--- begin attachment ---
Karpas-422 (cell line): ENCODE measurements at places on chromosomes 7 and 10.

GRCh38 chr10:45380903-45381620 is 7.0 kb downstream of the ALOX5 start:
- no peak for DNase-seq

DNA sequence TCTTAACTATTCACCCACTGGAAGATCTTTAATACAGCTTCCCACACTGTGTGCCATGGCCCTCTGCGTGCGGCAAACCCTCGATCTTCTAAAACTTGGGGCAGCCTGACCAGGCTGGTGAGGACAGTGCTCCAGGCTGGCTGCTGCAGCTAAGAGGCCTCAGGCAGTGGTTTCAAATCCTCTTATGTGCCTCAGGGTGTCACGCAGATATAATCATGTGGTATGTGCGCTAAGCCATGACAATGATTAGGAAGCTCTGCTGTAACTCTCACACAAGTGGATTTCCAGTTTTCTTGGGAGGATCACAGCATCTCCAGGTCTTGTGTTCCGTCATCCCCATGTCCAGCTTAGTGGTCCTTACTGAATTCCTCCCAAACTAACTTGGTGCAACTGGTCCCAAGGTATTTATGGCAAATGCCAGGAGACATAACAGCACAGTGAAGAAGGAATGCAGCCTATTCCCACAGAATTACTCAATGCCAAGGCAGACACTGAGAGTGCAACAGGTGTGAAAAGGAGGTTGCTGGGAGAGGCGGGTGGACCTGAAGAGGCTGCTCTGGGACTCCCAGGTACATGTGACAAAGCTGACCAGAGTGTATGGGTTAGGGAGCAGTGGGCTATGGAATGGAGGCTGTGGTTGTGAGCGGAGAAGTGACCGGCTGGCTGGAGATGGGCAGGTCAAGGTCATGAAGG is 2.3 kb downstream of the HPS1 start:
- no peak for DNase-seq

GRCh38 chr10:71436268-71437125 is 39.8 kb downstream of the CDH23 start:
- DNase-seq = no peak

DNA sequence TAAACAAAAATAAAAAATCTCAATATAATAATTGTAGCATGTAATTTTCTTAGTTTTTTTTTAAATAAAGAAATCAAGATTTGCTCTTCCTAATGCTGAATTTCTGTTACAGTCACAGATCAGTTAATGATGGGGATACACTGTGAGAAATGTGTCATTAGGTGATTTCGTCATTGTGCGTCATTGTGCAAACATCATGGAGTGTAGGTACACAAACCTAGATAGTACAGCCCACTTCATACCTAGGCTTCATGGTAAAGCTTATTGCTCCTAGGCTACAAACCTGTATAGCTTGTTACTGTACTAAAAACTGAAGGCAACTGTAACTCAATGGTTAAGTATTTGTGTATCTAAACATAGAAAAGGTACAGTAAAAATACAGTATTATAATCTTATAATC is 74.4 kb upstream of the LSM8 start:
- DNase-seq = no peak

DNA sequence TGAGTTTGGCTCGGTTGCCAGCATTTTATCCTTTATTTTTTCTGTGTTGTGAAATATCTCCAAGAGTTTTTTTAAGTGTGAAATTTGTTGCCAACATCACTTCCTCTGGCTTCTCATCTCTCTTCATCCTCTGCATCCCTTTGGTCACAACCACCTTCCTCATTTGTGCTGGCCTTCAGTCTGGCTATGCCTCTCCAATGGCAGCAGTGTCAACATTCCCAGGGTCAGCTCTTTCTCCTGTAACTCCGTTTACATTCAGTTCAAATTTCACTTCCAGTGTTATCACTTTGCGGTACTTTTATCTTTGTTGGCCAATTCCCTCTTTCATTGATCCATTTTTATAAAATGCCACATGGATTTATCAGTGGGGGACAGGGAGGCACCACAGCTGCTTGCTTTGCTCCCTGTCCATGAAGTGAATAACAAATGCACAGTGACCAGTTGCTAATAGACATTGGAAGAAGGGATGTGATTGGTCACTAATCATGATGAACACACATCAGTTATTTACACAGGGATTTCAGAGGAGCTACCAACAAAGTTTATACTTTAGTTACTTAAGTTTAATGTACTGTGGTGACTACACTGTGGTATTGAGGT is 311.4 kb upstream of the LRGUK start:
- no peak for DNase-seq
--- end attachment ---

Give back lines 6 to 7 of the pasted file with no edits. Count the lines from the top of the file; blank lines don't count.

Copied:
GRCh38 chr10:71436268-71437125 is 39.8 kb downstream of the CDH23 start:
- DNase-seq = no peak